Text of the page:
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Want More Media Coverage? Treat Reporters Like Human Beings.


I don’t know when or how it happened, but some person or group decided to make PR—that is, earning media coverage on behalf of clients—way more complicated than it needs to be.

When I started cutting my teeth in the media relations biz, I figured getting coverage necessitated strong-arm tactics, trickery, or some Machiavellian combination of the two. On top of that, I knew my pitches to reporters would go up against those from PR veterans who had more years of experience than I have chest hairs.

How was a 20-year-old like myself, with no experience and no connections, supposed get reporters to open my emails, much less respond to them?

After a few months of trial and error, I stumbled upon a wild idea: I could treat reporters like human beings.

Of course, you say, who wouldn’t treat a reporter like a human being?

Well, a lot of people. Here are just a few of the ways PR people manage to shoot themselves in the foot when trying to “do their job”:

  • Spamming reporters with mass or automated pitches
  • Failing to acknowledge reporters by name
  • Treating reporters as subordinates
  • Conflating editorial needs with brand needs
  • Disregarding reporters’ busy schedules and sending lengthy emails (more than 100 words)
  • Pitching non-news that does nothing but clog reporters’ inboxes

 

Today, anybody with an internet connection and half a brain can track down a reporter’s contact information and commit the above sins. And trust me, reporters hear from way too many of these people. Muck Rack even acknowledged that for every journalist, there are more than six PR people.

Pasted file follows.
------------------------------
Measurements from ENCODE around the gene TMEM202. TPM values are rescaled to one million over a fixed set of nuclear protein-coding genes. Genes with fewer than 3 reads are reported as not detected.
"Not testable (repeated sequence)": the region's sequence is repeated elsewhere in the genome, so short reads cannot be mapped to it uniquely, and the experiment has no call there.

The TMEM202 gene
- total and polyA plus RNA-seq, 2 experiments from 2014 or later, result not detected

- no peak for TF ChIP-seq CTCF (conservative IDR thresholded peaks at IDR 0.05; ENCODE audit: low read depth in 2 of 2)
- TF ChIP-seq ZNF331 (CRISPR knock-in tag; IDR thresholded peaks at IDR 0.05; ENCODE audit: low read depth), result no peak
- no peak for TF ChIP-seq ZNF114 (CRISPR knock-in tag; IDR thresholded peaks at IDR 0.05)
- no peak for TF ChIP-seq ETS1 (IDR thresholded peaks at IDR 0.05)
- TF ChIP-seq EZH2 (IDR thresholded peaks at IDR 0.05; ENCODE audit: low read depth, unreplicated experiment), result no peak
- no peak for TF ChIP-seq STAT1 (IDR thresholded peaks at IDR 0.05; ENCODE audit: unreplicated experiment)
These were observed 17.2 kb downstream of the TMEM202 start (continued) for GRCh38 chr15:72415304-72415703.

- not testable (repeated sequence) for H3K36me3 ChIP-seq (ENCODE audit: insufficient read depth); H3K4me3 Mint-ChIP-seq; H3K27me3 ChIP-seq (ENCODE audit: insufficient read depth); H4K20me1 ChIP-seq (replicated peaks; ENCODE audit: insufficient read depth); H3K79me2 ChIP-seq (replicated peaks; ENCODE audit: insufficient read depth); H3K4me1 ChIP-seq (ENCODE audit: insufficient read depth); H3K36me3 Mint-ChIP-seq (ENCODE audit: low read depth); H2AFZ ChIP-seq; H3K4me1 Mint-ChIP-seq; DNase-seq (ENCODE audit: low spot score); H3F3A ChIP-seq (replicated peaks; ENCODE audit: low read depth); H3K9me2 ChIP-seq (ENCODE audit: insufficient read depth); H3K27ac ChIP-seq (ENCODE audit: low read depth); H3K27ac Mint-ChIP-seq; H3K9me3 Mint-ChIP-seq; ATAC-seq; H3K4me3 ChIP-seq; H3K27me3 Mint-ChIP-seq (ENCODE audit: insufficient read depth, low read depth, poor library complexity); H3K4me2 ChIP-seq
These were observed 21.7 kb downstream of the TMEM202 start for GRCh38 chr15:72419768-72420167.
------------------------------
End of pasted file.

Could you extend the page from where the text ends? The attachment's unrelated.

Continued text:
On one hand, this sucks for reporters in the sense that hitting inbox zero is a pipe dream. On the other hand, it’s an opportunity for legitimate PR professionals because the bar for quality pitches is set so low (we’re talking like two inches above the ground).

In my brief media relations career, every successful pitch has boiled down to three ingredients: respect, authenticity, and brevity. Here’s a recent exchange I had with an editor at a prominent national publication (edited for confidentiality)

__________

SUBJECT: We might live in parking garages in 50 years – here’s why

Hey, XXXXX

I saw Outlet’s recent article about urban sustainability and was hoping to get your feedback on a potential op-ed. Firstname Lastname, a principal at St. Louis-based architecture firm XXXXX, wants to contribute a piece about the importance of building “future-proof” parking garages which can be repurposed as residences, offices, or recreational areas.

Do you think your readers would enjoy this? If so, I’ll have her send a draft early next week. What do you think?

Thank you,
Dominic
__________

Hey Dominic

Interesting concept. I’d love to read a draft of Firstname’s op-ed. Talk soon.

__________

No bullshit. No braggadocio. No fluff.

Some industry experts will tell you that the pitch has evolved through the digital era, but really the pitch has devolved. It has been pared down to its simplest form: conversation—being human.

I do not have a rolodex of reporters on speed dial, nor do I have friends in the media who can pull strings for me. Quite simply, I’m a nobody. But I do have a sense of humility and empathy that many PR hacks (apparently) do not.

Are there are some old, gray-haired guys in suits out there who can make a call and get a story placed on demand? Sure. But in the Wild West of web 2.0, those people are becoming extinct and the future of successful PR will boil down to one character trait: empathy.

Can you treat reporters like human beings?

I suggest we all do, lest reporters become more cynical than they (understandably) are.

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